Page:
After receiving several invitations over the last few months, I signed up for GoodReads the other day (hence the pretty widget in the sidebar and the one to the left). I wanted to log in all my books as I packed them up to move.*
Graph from O'Reilly Radar article, "Social Networking for Books: One Ring, or Loosely Joined?"
I wasn’t attracted to it for the same reason Tim O’Reilly was, not for the ability to “follow and [be] followed by a small circle of friends and people whose taste in books I trust.” I wasn’t expecting to have any friends when I signed up, I just wanted the ability to catalog my books and check out all of GoodReads functions.
For authors, I’m intrigued by the Book Giveaways section as a way to set up a focus group on a title, which shows up when you click the authors tab (it's the same page includes a link to the stories and writing area where anyone can contribute their content). This would allow an author to post excerpts connected to the book's profile or otherwise work within the confines of the GoodReads.com system. But LibraryThing has an early reviewer system as well which members can sign up for.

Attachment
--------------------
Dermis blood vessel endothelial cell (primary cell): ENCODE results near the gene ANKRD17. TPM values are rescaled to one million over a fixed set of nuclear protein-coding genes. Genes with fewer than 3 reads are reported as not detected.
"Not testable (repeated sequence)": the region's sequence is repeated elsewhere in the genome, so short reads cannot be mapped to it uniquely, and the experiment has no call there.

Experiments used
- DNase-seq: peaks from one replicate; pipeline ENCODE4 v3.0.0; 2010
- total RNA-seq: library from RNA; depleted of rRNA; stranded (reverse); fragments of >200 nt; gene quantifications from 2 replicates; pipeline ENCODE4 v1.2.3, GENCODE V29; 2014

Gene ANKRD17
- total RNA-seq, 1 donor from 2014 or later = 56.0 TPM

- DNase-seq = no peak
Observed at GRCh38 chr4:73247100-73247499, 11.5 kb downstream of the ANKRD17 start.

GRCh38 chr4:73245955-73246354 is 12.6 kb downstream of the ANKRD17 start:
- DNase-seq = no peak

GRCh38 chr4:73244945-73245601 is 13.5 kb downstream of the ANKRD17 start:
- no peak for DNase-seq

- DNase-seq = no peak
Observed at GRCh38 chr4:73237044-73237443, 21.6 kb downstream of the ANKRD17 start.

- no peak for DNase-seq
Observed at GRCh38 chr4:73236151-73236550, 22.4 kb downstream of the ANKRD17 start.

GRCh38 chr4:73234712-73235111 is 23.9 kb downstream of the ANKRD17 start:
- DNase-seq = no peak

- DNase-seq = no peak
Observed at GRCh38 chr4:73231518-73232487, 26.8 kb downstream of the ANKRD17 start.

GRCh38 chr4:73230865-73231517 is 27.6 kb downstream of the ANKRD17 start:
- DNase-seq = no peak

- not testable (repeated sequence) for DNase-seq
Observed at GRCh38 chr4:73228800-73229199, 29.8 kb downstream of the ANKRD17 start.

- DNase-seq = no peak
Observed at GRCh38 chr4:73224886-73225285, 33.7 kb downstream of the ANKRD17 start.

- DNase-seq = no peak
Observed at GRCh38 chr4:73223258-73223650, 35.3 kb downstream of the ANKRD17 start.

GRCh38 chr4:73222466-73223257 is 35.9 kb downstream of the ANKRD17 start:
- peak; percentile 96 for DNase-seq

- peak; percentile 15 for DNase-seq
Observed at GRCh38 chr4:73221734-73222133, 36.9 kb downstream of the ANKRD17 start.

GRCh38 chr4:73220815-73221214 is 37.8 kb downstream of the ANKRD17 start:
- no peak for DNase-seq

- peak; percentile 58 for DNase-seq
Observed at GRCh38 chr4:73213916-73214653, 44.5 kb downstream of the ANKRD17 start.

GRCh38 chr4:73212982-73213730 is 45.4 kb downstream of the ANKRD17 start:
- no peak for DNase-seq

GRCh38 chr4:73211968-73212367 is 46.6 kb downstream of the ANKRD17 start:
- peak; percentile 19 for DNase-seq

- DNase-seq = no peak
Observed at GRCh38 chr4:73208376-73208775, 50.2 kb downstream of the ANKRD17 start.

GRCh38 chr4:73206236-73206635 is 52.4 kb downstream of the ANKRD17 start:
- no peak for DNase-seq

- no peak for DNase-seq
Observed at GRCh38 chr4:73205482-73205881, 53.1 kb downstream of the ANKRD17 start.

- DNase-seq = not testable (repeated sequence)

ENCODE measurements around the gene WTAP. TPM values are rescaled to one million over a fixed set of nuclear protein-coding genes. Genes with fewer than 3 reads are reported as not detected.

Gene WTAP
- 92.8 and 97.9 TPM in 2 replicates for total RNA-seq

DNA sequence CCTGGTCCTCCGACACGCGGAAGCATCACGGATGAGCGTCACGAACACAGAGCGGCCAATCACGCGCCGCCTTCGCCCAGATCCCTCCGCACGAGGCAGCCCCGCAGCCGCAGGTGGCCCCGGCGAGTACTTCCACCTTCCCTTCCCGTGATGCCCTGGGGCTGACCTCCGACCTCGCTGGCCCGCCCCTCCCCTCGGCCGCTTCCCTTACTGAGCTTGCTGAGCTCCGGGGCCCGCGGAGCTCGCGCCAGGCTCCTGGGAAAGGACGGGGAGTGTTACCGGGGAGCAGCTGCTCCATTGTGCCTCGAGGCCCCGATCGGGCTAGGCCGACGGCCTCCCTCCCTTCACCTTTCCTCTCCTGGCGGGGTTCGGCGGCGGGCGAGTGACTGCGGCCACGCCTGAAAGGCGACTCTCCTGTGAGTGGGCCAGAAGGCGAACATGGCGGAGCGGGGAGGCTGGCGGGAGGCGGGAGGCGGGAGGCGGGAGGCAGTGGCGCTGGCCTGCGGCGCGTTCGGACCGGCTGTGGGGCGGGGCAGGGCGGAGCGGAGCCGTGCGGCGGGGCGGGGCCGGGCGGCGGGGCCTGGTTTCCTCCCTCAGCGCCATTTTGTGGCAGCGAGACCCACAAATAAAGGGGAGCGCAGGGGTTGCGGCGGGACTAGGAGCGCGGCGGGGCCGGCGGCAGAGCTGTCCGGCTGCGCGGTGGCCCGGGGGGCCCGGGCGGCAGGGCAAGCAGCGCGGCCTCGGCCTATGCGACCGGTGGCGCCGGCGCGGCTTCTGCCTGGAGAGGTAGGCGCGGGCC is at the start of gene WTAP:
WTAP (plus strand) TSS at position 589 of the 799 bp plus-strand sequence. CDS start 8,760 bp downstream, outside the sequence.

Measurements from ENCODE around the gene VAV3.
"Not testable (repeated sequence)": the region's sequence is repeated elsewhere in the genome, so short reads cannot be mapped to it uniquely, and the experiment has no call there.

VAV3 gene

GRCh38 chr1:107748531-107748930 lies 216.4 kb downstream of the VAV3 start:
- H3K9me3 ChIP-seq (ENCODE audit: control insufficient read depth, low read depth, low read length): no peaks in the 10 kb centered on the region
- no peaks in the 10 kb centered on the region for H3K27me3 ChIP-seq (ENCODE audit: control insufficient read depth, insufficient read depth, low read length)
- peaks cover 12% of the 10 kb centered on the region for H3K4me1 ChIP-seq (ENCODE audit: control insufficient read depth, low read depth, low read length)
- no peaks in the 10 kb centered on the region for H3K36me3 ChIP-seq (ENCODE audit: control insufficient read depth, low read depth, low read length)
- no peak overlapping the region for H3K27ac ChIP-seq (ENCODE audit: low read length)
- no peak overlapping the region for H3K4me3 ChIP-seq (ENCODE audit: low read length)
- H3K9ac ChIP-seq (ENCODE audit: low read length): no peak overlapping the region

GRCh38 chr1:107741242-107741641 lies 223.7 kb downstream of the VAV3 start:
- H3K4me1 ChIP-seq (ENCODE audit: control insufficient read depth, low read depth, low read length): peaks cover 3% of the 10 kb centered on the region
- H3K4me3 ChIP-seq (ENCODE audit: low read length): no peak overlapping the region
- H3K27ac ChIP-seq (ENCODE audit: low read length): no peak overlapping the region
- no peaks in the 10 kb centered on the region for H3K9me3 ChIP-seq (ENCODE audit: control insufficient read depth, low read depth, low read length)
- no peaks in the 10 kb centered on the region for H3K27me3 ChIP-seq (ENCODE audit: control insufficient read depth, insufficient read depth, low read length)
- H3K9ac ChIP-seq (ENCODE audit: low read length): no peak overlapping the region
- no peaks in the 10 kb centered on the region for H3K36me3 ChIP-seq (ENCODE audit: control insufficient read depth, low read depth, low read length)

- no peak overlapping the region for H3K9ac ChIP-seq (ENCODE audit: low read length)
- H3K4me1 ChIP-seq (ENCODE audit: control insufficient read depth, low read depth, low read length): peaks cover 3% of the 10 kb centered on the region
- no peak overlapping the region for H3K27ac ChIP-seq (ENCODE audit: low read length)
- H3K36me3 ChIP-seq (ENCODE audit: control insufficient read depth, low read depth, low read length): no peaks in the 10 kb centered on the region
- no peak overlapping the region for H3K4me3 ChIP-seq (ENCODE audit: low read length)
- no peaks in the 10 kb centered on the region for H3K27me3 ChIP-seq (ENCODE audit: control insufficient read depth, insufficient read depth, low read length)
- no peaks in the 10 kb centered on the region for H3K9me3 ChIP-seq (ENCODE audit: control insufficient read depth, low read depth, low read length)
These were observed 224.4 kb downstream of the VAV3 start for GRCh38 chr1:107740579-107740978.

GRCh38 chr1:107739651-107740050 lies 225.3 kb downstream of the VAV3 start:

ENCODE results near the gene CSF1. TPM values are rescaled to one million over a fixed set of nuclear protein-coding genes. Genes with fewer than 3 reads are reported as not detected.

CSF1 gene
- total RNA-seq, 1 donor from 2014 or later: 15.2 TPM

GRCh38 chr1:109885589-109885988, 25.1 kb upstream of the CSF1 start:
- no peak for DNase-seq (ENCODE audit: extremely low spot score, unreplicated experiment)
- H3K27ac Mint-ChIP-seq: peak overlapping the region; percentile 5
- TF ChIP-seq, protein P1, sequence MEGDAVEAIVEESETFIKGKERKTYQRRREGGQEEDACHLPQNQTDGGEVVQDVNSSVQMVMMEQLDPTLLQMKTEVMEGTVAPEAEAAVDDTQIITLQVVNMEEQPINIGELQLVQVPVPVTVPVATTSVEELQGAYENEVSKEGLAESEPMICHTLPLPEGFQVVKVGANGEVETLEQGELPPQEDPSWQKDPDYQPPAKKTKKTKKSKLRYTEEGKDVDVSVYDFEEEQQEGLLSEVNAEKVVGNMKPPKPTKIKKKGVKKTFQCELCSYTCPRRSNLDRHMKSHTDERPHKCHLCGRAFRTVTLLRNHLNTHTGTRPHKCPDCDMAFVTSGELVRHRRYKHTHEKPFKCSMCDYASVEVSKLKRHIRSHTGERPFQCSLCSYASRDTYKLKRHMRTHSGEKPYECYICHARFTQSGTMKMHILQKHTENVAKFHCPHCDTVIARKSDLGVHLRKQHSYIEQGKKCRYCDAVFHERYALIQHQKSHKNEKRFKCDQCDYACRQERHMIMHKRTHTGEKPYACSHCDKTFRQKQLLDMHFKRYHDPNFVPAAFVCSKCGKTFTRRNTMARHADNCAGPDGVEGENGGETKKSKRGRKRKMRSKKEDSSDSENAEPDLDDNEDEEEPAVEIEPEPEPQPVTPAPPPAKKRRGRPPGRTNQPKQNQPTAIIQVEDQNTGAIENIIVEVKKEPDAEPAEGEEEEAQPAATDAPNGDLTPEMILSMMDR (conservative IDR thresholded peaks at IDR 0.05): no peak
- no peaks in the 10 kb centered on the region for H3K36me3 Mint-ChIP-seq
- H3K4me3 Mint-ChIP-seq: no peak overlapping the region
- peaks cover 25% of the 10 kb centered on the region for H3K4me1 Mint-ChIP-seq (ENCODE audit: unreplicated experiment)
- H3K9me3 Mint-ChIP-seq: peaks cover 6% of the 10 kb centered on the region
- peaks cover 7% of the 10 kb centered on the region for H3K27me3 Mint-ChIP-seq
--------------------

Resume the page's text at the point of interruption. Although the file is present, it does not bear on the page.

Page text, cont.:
As for author pages, from what I can tell only someone who is the author or has the "Librarian's Status" (which can be applied for, although I have no idea what the requirements for the position might be) can edit an author's page, but any member can edit a Shelfari or LibraryThing page.
I'm sure other differences could be discovered upon closer examination, and I have no idea if any of the sites are more likely than another to capture the search engine bots, but I would love to see a side by side comparison. It is interesting to see how high the unique visitor rate for GoodReads ranks so high at the moment, and I would be interested to see if these numbers level off within the next year. Is this spike due to the number of invites floating around or due to people turning from the other two book catalog systems to this one instead.
Or maybe it is the "ooh, new, shiny" aspect and something else will capture our interest soon.
*And one must not discount the "ooh, new, shiny" aspect that appeals to my inner magpie.